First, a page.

Anyway, as it wound down, I kept reminding J*stin to turn in his movies and cancel the membership. We've done some variant of this almost every summer and/or Xmas (hi, trolls!) holiday for the past few years, and J*stin has seen me start and stop these memberships. The way it works is that you sign up for a month and then it automatically bills you for a renewal every month until you tell them you want to cancel.

The last day to cancel was Thursday at noon, and J*stin diligently went down to the store and turned in his movies on time. Unfortunately, as I discovered yesterday during casual conversation, J*stin did not bother to go inside and tell them he was ending his membership, which means they are going to ding me (and therefore him) for another $27, even if he takes out no movies this month.

What I should have done at that point is told J*stin what a shame it was that he lost $27 over a silly mistake and offered him some advice on how he might be able to remedy the situation (i.e. talk his way up the chain of command until he found someone with the power to undo the membership in exchange for him stopping his bitching). Then I should have stepped aside and let him learn a lesson in what a pain in the ass it is to deal with your typical chain store business in the real world.

Instead, I lost my temper with the boy and took charge of it myself, the result of which is that I left a message with the district manager and have to wait until Monday to talk to the store manager to try to straighten it all out. Of course, J*stin will go with me to talk to that store manager, and I'll let him handle it from here, but it was a mistake to get myself in between J*stin and Bl*ckbuster in the first place. I shouldn't have gotten mad at J*stin either, but I did both.

It's like poker, I guess. I read all the books in the world, but in the heat of the moment, I forget what the right thing to do is sometimes and go with the gut.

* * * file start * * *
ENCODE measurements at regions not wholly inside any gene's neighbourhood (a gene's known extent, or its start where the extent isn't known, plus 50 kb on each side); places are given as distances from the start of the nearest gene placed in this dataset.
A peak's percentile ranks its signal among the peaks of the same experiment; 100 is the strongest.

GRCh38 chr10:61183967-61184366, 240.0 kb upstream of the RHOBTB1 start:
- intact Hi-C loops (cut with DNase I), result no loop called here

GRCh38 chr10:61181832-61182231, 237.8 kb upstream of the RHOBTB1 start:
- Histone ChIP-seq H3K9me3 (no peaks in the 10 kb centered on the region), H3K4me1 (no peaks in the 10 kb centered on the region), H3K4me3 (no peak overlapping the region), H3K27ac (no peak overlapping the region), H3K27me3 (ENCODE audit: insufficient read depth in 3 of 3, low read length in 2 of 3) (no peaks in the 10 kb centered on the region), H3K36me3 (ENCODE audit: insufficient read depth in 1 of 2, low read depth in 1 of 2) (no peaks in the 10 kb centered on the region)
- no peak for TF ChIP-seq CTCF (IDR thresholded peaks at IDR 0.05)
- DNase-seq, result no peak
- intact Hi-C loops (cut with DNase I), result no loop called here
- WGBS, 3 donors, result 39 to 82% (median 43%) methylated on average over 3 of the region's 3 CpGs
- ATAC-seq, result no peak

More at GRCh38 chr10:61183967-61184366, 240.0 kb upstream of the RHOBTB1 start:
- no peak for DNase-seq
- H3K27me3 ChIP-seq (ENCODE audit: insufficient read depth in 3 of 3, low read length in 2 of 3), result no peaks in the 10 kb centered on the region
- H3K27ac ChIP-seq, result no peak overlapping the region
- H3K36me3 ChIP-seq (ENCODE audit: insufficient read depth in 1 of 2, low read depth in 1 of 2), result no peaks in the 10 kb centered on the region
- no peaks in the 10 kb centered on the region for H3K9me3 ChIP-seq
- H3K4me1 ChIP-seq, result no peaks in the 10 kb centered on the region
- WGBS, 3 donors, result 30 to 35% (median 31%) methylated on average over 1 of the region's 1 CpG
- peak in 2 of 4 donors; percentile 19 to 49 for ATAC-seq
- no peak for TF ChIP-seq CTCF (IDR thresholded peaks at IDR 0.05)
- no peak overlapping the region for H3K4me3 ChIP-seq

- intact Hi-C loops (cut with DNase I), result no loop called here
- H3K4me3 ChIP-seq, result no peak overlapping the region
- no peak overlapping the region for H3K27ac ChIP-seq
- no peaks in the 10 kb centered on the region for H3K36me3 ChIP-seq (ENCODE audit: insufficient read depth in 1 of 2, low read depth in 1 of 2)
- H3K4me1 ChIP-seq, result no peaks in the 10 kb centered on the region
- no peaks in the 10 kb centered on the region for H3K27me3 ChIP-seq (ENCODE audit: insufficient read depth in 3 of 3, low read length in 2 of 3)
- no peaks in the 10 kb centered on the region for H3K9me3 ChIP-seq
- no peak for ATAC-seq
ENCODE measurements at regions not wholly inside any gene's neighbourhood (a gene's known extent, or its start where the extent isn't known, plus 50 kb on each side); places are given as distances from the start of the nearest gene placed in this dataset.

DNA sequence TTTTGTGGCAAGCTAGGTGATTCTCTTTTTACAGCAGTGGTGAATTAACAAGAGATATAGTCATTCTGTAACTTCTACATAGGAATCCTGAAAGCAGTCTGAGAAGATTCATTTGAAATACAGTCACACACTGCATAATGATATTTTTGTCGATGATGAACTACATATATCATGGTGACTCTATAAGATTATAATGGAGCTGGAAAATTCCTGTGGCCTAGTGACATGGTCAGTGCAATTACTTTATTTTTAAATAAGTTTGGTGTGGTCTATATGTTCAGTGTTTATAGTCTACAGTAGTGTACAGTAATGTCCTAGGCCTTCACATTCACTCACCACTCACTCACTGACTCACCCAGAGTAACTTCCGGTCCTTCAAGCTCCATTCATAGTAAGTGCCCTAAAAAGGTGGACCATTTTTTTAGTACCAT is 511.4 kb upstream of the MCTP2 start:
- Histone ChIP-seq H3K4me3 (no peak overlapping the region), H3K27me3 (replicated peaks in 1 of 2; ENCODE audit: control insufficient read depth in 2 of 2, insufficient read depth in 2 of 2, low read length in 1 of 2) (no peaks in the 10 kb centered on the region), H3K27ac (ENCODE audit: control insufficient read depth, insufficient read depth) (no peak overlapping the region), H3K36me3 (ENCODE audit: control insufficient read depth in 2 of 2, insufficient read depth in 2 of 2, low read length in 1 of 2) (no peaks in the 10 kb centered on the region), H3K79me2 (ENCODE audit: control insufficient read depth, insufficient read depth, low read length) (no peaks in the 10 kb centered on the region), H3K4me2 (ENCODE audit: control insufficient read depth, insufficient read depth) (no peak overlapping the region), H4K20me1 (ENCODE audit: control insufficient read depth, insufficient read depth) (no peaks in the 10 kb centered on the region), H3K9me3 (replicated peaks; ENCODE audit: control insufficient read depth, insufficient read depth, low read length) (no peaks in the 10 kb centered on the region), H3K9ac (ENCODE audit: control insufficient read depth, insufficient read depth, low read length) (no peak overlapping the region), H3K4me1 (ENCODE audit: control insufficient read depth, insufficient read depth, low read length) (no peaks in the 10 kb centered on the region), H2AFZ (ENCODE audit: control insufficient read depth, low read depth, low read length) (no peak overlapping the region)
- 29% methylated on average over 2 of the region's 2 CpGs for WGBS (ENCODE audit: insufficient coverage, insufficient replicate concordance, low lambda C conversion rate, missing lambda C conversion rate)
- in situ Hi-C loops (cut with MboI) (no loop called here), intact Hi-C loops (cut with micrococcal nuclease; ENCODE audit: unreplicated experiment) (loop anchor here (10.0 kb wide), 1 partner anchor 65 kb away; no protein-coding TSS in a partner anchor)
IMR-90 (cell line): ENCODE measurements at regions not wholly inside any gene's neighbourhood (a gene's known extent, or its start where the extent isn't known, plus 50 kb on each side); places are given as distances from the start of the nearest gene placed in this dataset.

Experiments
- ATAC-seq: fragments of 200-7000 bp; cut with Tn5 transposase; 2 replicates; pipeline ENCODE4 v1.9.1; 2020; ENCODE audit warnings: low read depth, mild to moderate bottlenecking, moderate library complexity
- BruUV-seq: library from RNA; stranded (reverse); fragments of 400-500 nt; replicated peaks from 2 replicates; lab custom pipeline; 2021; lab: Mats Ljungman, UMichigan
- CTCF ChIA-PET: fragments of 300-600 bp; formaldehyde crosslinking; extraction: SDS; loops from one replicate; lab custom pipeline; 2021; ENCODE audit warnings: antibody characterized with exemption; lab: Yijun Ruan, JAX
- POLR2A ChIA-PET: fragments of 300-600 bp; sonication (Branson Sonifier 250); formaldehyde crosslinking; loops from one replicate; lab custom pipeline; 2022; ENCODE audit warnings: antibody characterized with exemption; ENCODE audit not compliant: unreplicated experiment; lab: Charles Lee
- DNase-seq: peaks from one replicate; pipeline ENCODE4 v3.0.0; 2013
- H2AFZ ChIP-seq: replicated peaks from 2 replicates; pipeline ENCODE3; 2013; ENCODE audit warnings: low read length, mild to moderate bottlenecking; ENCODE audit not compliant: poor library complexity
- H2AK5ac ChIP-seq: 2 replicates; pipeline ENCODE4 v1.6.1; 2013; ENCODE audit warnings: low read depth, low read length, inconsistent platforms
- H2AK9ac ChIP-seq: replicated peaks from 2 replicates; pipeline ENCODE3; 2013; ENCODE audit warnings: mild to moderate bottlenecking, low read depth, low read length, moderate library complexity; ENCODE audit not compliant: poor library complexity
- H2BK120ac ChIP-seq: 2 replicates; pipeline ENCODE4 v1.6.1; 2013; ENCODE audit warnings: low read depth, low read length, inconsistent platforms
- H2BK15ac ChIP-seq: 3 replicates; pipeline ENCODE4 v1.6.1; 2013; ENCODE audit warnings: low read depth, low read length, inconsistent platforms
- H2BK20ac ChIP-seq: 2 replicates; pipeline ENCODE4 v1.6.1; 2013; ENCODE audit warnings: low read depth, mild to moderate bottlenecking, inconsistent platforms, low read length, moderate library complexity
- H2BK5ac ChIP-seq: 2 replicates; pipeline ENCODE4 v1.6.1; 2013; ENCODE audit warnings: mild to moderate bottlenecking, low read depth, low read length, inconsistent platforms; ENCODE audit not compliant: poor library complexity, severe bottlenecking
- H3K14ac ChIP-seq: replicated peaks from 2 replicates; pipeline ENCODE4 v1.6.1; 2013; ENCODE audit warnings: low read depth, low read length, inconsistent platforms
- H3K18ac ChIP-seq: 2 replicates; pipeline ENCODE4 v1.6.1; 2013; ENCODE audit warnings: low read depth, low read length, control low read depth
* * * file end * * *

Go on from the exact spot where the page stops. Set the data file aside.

The difference between me and the president, I suppose, is that I usually know what is the right thing to do, and I can usually realize and admit to my mistakes. He just goes with his gut all the time and doesn't give a fuck.

Posted by Observer at 08:14 PM | Comments (2)

July 21, 2006

Why It Matters

This column by Jamison Foser of Media Matters is a perfect summary why Al Gore can't run for president. He'll forever be known as "the guy who says he invented the internet" or "the guy who exaggerates everything", even though the main stories behind those media narratives are completely and totally misleading if not outright false.

Oh sure, Gore isn't perfect. No politician is. But compared to most, Gore does a pretty good job of being the kind of guy you want representing you, even if you may not agree with his political stands. His ethics seems to be pretty strong, and he's well-spoken. But unless you care enough to really look into it, and the vast majority of people can't be bothered, you won't give Gore another chance.

And that's the fault of the "liberal" media, who at the same time ignored an incredible number of lies by Bush, not to mention his shady past, which was far less admirable than, say, Clinton's. It's an enormous mountain any Democratic candidate will have to climb (ask Kerry) to have a chance at getting elected president.

Posted by Observer at 11:40 PM | Comments (0)